The Palm Coast City Council on Tuesday is set to approve a contract with Matthew Morton, its new manager. Morton would have a base salary of $145,000 a year, or $30,000 less than the previous manager’s annual salary. But the contract also ensures that he would receive annual raises equivalent to whatever raise is awarded employees across the board–and that he would decide what those raises would be.
Morton, 44, would begin on April 8. The contract, still in draft form and subject to council members’ changes, is open-ended.
The council voted 3-2 at a special meeting last week to hire Morton. It then assigned Council member Bob Cuff, an attorney, to negotiate the contract with Morton, along with City Clerk Virginia Smith and City Attorney Bill Reischmann, negotiations done by phone and email. There was an invisible elephant in the negotiations, too: the memory of Jim Landon, the former city manager, whose negotiations with the 2007 council (whose members have long departed) set a new bar for excessive compensation for a local government official, and for a golden parachute: firing Landon last summer cost the council the equivalent of a year’s salary–and the substantial salary of $175,000, not including additional compensation. This council was intent on not repeating the give-away of the 2007 council, though it had help from state law, which has since restricted the breadth of severance packages.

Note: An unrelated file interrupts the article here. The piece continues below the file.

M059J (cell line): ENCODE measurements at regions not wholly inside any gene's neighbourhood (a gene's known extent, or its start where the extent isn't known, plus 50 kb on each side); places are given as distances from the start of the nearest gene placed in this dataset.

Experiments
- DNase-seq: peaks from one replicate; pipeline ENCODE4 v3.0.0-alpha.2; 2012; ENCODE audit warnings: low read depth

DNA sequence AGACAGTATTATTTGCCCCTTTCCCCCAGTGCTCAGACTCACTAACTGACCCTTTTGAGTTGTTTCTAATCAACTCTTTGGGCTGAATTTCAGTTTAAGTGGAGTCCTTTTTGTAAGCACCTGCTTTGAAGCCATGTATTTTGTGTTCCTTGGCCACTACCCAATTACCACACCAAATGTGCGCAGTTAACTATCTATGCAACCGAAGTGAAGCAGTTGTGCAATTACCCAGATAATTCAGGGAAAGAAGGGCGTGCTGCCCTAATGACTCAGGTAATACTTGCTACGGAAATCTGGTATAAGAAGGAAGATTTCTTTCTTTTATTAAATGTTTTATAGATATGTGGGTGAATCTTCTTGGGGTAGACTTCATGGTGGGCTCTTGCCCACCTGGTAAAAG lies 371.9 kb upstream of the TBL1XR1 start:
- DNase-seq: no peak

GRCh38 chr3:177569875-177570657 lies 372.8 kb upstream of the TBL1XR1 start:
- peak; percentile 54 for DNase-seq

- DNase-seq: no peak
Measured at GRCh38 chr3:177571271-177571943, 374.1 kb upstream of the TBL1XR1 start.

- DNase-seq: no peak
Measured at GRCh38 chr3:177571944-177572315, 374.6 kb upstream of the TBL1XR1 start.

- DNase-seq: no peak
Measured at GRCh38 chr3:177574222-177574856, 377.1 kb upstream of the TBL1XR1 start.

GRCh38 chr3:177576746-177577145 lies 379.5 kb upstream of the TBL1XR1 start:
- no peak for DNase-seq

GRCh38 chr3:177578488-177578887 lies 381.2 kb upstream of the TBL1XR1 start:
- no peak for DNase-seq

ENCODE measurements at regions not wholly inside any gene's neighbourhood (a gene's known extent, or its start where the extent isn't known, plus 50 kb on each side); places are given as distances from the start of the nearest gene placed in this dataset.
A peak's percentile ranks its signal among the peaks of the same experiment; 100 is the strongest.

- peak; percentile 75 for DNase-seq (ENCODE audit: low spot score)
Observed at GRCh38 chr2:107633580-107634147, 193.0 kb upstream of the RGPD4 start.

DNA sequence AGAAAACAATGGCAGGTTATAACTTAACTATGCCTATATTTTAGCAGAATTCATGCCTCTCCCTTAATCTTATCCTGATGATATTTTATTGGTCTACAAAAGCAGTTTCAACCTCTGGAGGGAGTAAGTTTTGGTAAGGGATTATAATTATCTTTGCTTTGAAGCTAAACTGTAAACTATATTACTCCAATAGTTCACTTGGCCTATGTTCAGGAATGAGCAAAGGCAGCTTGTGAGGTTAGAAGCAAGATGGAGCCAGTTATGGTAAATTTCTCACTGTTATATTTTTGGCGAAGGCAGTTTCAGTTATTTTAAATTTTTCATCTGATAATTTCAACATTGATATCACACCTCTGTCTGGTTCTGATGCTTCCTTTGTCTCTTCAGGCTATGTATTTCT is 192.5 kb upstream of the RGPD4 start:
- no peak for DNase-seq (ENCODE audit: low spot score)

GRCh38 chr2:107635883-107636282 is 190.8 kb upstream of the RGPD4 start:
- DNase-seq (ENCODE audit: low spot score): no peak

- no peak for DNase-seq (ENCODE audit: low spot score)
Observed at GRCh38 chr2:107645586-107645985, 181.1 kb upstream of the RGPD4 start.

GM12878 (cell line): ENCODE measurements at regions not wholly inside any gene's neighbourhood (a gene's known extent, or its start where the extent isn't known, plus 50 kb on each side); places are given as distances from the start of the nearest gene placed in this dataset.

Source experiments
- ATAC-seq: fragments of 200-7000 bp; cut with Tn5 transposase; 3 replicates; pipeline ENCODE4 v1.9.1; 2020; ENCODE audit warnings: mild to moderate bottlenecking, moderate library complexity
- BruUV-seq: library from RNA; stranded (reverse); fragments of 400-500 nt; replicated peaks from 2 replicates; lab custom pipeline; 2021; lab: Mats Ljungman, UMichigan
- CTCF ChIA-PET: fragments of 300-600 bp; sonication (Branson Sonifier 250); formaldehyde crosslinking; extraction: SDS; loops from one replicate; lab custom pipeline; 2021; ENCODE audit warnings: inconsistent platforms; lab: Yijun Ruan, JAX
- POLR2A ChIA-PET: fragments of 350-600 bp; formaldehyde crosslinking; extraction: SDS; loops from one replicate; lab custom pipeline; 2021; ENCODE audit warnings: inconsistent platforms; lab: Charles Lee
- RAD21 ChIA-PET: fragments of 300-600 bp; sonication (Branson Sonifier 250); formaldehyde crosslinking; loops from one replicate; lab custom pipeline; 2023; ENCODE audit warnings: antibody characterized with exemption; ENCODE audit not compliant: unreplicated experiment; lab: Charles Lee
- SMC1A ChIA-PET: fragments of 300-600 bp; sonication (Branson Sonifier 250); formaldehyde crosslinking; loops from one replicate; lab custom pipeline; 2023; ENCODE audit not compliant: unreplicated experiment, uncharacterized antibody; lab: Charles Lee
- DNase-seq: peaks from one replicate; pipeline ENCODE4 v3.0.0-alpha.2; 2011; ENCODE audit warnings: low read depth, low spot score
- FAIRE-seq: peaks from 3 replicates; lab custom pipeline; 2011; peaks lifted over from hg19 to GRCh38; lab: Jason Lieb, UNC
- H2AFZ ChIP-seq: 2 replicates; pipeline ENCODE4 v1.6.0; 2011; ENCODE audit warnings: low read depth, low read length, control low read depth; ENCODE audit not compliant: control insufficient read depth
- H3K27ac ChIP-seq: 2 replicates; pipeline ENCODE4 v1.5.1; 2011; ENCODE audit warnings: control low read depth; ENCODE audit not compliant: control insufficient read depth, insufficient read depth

Morton’s contract seemingly reflects the more cautious approach. But Morton is gaining a possibly lucrative advantage Landon did not have: “Annual adjustments provided to all other employees as part of the budget process that are not merit based shall be provided at the same percentage as all other employees of City Manager’s base salary,” his proposed contract reads. In plainer English, that means potentially yearly raises which, starting on an already considerable salary, would swell that salary far more rapidly than would those of rank-and-file employees, only a few of whom are in the six-figure range.
Landon’s raises were dependent on a council vote every time (“in its sole discretion,” as his contract read), which forced the council to justify the raises while also forcing the city manager to bring his request publicly to the council’s attention. The council is now sparing itself and Morton that responsibility, diminishing either the council’s or the manager’s public accountability for the raises.
The contract also sets up a conflict of interest, making the manager’s raises in part dependent on what the manager chooses to award himself: the manager, not the council, decides what annual raise to award employees, “as part of the budget process.” That means that under the current arrangement he will be responsible for deciding what raise he himself will receive, even though he is one of two council employees (the city attorney is the other. The attorney does not have that automatic-raise arrangement in his contract.)
The arrangement veils the manager’s fortunes behind those of the rank-and-file, employees hired under significantly different terms. The difference alone between a 2 percent raise and a 3 percent raise for a rank-and-file employee making $30,000 is $300. The difference for Morton will be $1,450, thus creating an incentive for larger raises. (A 2 percent raise would net $2,900 on a base salary of $145,000, a 3 percent raise would net $4,350. The following year, the raise would be based on the new salary, compounding each year.) Of course the council can knock down a proposed across-the-board raise for employees, but then it’s the council, not the manager, that’s made to look like the enforcer. By ensuring that the council alone awards the manager’s raises, as has been the case until now–as had been the case in the county until 2014, when then-manager Craig Coffey changed his contract’s terms to ensure yearly increases in line with the rank-and-file) the manager remains in whole a council employee.